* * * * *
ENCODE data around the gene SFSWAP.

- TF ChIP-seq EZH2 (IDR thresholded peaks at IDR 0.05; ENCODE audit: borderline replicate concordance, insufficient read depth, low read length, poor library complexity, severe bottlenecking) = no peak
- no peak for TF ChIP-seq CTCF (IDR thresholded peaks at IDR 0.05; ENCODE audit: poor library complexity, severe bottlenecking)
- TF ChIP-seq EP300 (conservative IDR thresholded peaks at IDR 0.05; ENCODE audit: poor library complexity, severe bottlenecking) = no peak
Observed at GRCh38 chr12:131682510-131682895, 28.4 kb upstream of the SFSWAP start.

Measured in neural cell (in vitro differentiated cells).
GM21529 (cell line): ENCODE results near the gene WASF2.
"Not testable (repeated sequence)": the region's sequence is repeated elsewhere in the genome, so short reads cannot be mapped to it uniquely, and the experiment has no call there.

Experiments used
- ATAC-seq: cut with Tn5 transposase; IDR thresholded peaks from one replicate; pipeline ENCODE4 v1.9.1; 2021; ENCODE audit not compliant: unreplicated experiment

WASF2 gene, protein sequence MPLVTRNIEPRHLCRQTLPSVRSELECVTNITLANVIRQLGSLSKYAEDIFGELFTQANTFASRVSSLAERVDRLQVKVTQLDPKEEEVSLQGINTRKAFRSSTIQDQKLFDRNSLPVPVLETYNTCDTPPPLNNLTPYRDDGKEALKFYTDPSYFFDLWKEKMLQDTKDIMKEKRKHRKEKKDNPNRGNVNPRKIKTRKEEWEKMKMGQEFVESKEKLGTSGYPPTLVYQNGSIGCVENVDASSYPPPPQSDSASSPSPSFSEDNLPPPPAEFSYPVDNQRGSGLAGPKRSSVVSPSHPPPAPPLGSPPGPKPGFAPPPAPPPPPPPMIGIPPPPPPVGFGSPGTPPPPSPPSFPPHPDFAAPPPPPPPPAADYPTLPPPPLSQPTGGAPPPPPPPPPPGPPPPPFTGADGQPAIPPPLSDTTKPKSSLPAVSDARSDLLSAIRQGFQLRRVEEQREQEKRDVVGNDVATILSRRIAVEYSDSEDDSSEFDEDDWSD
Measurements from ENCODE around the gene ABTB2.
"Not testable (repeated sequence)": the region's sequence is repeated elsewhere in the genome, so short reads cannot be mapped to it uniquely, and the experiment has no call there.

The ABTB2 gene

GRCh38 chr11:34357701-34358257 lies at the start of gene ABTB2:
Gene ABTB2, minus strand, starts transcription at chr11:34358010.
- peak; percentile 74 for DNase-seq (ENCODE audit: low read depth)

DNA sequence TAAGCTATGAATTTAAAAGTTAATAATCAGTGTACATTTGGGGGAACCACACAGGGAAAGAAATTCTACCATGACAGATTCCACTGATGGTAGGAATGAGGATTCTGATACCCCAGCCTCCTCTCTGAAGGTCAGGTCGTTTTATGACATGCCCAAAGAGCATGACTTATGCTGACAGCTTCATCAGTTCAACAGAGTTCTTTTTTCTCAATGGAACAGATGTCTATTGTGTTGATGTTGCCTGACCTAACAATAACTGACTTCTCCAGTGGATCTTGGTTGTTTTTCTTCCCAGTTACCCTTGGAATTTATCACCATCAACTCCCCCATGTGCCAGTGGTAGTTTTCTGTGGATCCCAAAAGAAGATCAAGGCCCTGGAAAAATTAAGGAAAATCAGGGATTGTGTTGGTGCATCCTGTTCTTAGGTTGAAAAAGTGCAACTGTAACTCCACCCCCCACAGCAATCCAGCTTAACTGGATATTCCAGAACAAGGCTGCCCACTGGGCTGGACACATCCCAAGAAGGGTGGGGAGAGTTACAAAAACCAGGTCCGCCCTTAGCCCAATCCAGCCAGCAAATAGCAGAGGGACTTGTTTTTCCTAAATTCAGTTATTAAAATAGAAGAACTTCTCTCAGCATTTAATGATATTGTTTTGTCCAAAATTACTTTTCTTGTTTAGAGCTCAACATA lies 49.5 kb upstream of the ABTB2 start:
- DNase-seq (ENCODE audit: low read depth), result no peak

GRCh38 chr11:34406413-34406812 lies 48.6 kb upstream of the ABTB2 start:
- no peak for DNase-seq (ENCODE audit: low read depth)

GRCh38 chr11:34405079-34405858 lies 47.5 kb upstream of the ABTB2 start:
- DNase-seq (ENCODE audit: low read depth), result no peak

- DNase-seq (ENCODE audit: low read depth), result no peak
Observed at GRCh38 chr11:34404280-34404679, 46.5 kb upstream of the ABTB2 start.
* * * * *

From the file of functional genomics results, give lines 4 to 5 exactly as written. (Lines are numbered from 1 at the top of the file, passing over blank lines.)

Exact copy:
- TF ChIP-seq EP300 (conservative IDR thresholded peaks at IDR 0.05; ENCODE audit: poor library complexity, severe bottlenecking) = no peak
Observed at GRCh38 chr12:131682510-131682895, 28.4 kb upstream of the SFSWAP start.